I think you know by now I could go on and on about appropriate squat depth, but at some point we’ve got to come back up. Quite simply, in the ascent, we are looking to mimic the descent, ultimately returning to the aligned setup we started at to complete a rep. (I hope it doesn’t take you as long to complete your rep as it has for us to make our way through this series.) Like the descent, the most important aspects of the ascent are maintaining the tripod foot, knee-toe alignment, and angles/solidity in the body (no rounding in the back, no major loss of upright torso, etc.).

Since the ascent begins at that completely compressed, buried position, understand that this compression is your change of direction point – just as it should be in your clean and snatch. (We discussed previously how strong complete compression is and how effective it can be to use as a change of direction point if executed with rigidity and quality.) In the clean and snatch, the act of changing direction is known as “catching the bounce” and assists in the ascent of those lifts, allowing for more weight to be lifted more efficiently. That said, the bounce should be mimicked and PRACTICED with our squats.

Doctor’s Note:
What really is the “bounce”? To start, let’s discuss what is isn’t. 

The “bounce” is not complete relaxation of the body. Often young athletes will misinterpret the idea of bouncing out of a squat and end up dive-bombing into the bottom. They will relax their hips and core allowing tension to “leak” from the body as they crash into an unsupported bottom position. This loss in stability increases injury risk and decreases your performance.

Instead, if you control the descent and maintain stability through a powerful turnaround, your body stores energy like a spring and releases it into a powerful drive upward. This powerful turnaround “bounce” is called the Stretch Shortening Cycle (SSC). 

During the descent of the squat, our quads and glutes lengthen under tension (called an eccentric contraction). When you descend quickly into the bottom of a squat in a controlled manner (not dive-bombing) your body stores a ton of energy primarily in the muscle tendons. If you drive out of the bottom of this squat as soon as you reach it, your body will release this stored energy into an explosive ascent. Pause for even a full second and the elastic energy will be lost. In order to tap into our body’s natural spring-like capabilities, we must have a quick tempo eccentric descent followed directly by a fast concentric drive upwards. But remember, the faster you move the more room there is for error, so always ensure your speed does not diminish the technique quality of your squat.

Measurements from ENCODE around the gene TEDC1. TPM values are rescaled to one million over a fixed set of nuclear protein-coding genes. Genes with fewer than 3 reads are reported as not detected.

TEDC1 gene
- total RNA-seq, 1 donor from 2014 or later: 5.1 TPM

While “catching the bounce” is certainly ideal, occasionally an athlete will have to stop in the bottom of a clean or snatch (to stabilize the weight or find balance) and be forced to use reserve strength since the advantage of the bounce has been diminished. This means you should also PRACTICE coming up from a dead stop to create insurance for those instances the ideal timing of the pull or reception is a little off. (More on pause squats and the many other benefits they deliver soon.)

Whether you bounce out of the bottom or come up from a dead stop, understand that maintenance of tripod foot, knee-toe alignment, and solidity in the ascent relies on strength and proper coordination of muscles in use (stability), whereas the ability to maintain all of these in the descent depends on mobility. So, if your descent and bottom position are on point but you are losing any of those quality standards as you stand up, we know we need to find the specific weakness and address it. If you are already compensated before the ascent, then we know we need to assess and address your mobility. (In my experience, mobility is the more common limiting factor for most.)

IMG_7520 2.jpgThough the ascent completes the squat (as long as you actually stand all the way up) and our series on “Squatting Like An Olympic Lifter,” we are certainly not finished with the topic. If you want to improve your squats and create more potential for the Olympic lifts, where do you start? Next, we’ll cover how to focus your efforts by outlining and prioritizing goals, and present a clear process for improvement – all based on your individual needs.

Until next time,

Chad Vaughn,
2-Time Olympian, USAW


Dr. Aaron Horschig, PT,